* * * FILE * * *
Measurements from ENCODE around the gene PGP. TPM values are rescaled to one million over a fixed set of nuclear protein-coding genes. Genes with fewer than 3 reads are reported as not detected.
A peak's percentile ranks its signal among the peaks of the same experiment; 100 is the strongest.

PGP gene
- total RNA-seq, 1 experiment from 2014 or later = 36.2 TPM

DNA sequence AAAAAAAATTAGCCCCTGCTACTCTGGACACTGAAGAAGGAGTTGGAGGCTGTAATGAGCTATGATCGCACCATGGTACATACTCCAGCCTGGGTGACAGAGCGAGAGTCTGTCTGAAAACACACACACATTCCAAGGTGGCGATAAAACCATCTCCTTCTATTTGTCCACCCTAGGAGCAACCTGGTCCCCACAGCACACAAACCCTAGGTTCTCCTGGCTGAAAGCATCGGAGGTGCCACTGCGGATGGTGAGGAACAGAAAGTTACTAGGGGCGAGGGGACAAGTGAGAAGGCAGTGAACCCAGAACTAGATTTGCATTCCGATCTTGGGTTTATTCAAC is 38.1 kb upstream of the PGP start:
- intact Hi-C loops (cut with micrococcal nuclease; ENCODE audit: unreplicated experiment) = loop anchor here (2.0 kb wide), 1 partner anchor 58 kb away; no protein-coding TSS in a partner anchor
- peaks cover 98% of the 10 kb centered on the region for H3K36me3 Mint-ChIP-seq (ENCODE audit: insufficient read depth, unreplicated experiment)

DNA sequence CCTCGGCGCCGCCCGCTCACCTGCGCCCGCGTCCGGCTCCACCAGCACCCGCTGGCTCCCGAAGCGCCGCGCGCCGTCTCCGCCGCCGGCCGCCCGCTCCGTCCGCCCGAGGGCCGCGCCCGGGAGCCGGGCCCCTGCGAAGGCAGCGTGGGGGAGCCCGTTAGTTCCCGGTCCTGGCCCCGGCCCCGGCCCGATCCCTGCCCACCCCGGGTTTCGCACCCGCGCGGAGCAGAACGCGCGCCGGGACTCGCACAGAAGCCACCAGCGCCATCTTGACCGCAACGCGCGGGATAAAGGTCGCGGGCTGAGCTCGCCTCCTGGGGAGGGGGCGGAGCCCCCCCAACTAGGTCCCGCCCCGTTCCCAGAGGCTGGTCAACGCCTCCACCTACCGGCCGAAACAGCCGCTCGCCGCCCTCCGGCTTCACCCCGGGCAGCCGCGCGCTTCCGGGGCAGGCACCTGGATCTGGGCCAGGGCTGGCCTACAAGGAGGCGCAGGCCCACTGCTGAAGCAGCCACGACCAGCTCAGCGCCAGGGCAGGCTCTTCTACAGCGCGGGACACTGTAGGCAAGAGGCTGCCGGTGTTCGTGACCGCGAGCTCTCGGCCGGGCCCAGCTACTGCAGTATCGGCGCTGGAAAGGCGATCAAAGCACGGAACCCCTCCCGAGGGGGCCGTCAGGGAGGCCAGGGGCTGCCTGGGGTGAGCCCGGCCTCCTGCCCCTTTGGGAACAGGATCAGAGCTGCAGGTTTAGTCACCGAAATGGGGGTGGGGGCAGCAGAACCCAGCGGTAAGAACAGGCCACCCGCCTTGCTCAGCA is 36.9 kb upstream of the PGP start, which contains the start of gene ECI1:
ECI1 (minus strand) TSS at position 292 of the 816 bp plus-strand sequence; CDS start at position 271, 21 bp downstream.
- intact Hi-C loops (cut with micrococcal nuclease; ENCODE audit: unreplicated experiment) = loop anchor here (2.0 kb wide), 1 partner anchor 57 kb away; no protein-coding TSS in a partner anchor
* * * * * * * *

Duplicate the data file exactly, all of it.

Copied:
Measurements from ENCODE around the gene PGP. TPM values are rescaled to one million over a fixed set of nuclear protein-coding genes. Genes with fewer than 3 reads are reported as not detected.
A peak's percentile ranks its signal among the peaks of the same experiment; 100 is the strongest.

PGP gene
- total RNA-seq, 1 experiment from 2014 or later = 36.2 TPM

DNA sequence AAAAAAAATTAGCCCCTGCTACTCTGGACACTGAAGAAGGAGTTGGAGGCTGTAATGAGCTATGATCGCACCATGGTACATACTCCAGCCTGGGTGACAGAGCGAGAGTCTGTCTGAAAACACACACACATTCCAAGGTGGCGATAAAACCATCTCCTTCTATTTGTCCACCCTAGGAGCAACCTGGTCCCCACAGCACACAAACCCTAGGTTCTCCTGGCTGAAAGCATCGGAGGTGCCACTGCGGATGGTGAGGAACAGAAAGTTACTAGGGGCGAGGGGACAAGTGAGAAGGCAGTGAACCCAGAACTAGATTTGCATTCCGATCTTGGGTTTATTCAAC is 38.1 kb upstream of the PGP start:
- intact Hi-C loops (cut with micrococcal nuclease; ENCODE audit: unreplicated experiment) = loop anchor here (2.0 kb wide), 1 partner anchor 58 kb away; no protein-coding TSS in a partner anchor
- peaks cover 98% of the 10 kb centered on the region for H3K36me3 Mint-ChIP-seq (ENCODE audit: insufficient read depth, unreplicated experiment)

DNA sequence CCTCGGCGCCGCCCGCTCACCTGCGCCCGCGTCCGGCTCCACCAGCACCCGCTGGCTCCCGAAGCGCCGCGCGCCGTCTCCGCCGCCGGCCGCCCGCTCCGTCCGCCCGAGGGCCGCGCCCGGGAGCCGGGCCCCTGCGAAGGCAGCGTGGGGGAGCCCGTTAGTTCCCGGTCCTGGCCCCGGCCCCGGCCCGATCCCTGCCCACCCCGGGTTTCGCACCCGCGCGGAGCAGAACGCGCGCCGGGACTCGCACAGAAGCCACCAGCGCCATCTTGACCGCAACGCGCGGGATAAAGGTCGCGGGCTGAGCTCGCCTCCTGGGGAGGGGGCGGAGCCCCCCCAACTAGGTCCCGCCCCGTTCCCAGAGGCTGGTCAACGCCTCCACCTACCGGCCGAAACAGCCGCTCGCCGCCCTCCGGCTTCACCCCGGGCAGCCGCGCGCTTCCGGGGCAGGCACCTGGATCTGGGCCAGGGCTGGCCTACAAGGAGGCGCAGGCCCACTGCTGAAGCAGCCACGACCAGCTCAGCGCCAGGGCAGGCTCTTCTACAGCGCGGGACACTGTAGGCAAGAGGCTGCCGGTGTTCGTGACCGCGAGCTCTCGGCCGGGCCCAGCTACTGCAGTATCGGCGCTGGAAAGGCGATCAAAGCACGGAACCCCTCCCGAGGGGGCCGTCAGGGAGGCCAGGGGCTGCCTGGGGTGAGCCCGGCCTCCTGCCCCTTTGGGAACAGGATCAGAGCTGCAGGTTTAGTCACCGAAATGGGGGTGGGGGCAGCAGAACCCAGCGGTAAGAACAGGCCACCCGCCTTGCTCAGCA is 36.9 kb upstream of the PGP start, which contains the start of gene ECI1:
ECI1 (minus strand) TSS at position 292 of the 816 bp plus-strand sequence; CDS start at position 271, 21 bp downstream.
- intact Hi-C loops (cut with micrococcal nuclease; ENCODE audit: unreplicated experiment) = loop anchor here (2.0 kb wide), 1 partner anchor 57 kb away; no protein-coding TSS in a partner anchor